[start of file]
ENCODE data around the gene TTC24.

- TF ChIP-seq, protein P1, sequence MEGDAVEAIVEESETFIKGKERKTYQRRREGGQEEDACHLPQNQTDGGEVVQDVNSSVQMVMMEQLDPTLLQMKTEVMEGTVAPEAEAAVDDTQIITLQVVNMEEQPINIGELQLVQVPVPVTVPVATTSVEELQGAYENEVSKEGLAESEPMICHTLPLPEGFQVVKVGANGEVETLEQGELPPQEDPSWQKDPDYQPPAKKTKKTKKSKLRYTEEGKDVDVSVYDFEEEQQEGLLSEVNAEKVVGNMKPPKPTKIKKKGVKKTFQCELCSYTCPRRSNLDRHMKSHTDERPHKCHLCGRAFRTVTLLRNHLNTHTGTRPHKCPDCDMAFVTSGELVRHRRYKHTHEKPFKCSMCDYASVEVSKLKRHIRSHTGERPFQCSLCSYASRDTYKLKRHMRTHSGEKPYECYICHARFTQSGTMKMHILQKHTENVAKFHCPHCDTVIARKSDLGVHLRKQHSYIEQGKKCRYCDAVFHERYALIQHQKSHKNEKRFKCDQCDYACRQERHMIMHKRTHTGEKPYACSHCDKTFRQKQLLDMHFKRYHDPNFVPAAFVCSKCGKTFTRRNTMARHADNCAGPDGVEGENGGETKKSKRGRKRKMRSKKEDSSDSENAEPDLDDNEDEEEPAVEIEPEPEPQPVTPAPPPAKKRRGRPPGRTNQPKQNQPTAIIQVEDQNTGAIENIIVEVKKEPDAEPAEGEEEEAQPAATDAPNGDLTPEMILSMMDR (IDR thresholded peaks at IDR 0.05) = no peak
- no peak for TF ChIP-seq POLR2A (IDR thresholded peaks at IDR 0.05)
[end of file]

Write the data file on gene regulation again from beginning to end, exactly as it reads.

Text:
ENCODE data around the gene TTC24.

- TF ChIP-seq, protein P1, sequence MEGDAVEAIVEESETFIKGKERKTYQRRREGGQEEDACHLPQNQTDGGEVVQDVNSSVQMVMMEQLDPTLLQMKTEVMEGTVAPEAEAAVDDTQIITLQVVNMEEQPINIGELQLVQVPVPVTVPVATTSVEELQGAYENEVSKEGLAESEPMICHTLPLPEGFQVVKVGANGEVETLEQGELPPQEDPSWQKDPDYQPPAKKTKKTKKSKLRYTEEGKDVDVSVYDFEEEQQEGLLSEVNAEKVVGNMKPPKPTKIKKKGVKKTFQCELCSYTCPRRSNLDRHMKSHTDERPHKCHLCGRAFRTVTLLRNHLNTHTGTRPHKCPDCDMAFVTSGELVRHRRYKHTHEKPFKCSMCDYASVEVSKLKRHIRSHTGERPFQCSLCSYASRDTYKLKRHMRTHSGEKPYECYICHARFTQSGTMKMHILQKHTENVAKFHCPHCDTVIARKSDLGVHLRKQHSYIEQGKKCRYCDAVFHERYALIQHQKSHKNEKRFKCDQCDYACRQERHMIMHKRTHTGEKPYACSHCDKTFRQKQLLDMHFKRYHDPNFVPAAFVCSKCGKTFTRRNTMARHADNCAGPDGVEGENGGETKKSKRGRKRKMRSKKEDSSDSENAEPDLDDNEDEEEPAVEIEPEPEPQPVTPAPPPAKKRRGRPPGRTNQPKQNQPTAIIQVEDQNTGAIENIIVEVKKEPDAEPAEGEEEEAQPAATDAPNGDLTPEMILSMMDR (IDR thresholded peaks at IDR 0.05) = no peak
- no peak for TF ChIP-seq POLR2A (IDR thresholded peaks at IDR 0.05)